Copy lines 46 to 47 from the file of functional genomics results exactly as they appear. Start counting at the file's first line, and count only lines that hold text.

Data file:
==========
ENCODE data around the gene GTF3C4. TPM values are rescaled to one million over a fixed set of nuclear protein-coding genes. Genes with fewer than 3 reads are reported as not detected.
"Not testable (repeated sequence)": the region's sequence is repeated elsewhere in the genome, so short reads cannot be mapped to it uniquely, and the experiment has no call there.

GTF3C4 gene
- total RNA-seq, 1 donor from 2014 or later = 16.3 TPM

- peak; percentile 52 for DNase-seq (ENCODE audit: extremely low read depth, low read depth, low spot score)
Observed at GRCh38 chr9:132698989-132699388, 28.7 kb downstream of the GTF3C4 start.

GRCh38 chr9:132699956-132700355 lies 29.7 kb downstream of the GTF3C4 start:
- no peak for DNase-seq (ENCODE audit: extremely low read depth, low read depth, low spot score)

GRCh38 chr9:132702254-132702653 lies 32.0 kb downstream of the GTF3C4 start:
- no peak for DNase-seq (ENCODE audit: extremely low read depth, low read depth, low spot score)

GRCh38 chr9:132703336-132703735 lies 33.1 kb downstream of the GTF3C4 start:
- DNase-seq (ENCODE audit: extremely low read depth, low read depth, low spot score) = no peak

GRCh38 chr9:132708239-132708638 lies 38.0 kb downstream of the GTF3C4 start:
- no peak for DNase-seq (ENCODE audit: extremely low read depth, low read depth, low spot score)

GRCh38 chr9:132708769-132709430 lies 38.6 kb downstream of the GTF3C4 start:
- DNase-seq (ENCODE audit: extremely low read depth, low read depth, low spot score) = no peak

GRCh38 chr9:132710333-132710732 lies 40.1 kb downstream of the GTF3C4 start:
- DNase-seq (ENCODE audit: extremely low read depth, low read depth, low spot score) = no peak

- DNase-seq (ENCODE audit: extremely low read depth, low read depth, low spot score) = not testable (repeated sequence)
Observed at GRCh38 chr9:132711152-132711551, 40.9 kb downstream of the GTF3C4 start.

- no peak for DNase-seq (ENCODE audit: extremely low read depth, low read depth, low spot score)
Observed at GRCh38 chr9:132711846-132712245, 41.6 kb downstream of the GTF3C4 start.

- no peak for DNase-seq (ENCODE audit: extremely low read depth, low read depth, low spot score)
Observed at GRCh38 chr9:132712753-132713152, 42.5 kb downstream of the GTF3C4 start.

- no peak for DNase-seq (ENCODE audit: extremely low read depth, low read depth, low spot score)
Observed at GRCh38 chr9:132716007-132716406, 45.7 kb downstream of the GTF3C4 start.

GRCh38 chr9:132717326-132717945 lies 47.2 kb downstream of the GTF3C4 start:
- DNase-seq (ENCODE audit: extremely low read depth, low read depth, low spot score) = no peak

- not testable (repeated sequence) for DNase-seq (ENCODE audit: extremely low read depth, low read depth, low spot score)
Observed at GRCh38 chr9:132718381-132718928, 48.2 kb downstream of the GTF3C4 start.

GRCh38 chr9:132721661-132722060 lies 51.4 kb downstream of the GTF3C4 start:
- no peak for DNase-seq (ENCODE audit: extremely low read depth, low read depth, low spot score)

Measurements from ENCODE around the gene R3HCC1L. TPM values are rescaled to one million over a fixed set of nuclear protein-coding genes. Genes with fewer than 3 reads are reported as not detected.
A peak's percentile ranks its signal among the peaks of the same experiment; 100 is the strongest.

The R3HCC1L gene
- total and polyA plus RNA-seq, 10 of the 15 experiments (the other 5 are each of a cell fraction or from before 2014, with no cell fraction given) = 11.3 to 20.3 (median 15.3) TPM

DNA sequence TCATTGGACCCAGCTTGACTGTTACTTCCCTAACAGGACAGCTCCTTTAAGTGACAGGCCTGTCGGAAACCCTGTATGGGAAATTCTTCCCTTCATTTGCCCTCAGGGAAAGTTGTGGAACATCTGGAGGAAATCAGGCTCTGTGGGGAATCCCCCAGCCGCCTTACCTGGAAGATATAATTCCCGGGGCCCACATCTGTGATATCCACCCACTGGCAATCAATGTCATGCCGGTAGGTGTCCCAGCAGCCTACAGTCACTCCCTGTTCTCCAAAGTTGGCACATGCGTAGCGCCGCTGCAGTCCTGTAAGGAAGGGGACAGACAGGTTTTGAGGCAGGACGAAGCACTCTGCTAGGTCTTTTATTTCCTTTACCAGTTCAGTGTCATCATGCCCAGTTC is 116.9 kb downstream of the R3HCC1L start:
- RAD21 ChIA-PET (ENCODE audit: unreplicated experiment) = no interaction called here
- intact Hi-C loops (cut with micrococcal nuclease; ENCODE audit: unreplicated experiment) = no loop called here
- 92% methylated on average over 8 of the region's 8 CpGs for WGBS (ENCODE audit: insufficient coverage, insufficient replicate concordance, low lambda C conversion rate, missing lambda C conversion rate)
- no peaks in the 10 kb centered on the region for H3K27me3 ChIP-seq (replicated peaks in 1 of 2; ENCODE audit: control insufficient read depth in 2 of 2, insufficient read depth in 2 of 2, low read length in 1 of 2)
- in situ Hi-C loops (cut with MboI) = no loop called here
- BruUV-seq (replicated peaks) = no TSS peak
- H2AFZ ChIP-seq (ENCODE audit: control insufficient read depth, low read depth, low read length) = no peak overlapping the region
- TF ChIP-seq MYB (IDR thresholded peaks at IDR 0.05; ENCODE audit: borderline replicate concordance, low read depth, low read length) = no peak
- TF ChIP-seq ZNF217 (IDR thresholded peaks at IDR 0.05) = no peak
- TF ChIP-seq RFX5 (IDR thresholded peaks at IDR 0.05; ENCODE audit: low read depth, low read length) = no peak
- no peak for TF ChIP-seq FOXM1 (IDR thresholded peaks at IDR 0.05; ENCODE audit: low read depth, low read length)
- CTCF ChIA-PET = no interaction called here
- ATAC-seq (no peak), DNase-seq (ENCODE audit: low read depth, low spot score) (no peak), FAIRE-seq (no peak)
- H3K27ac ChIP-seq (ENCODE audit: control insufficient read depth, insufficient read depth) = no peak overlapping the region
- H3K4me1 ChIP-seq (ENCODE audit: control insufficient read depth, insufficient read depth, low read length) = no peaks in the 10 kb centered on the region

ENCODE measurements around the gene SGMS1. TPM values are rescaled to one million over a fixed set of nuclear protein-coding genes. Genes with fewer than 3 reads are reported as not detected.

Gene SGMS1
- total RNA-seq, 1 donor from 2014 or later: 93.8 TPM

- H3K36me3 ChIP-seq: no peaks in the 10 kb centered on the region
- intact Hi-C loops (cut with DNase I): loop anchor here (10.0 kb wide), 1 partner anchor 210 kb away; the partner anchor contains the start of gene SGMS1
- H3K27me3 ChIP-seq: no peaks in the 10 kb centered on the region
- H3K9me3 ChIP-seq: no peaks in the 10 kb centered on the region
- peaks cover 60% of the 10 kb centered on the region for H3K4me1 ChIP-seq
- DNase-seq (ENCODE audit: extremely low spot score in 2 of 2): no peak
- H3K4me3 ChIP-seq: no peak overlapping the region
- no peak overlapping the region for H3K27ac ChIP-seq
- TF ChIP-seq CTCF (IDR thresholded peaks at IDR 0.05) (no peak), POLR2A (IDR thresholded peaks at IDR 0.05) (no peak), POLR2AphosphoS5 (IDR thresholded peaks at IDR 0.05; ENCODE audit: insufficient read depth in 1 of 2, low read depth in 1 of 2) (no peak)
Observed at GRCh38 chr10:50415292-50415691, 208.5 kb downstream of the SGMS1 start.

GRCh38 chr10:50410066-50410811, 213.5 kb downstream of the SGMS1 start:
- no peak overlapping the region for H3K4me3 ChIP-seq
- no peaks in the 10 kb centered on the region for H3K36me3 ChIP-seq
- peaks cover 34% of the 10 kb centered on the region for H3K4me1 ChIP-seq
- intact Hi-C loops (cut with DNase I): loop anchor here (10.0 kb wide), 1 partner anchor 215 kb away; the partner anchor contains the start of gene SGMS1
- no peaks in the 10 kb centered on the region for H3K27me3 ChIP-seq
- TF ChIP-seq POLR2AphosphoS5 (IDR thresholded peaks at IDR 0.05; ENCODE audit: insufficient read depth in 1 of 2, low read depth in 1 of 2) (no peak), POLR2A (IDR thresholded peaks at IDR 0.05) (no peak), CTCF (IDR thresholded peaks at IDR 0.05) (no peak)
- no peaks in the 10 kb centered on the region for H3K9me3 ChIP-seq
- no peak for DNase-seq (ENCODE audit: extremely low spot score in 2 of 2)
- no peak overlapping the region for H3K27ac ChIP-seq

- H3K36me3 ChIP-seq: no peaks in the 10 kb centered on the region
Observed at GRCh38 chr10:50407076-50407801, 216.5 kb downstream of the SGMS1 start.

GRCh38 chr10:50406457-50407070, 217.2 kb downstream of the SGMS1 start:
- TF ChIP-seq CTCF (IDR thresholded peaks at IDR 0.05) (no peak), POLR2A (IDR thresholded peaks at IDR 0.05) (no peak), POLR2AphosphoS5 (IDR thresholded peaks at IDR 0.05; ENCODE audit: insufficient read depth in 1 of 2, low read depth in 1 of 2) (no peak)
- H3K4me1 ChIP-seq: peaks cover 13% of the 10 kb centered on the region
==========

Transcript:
- TF ChIP-seq ZNF217 (IDR thresholded peaks at IDR 0.05) = no peak
- TF ChIP-seq RFX5 (IDR thresholded peaks at IDR 0.05; ENCODE audit: low read depth, low read length) = no peak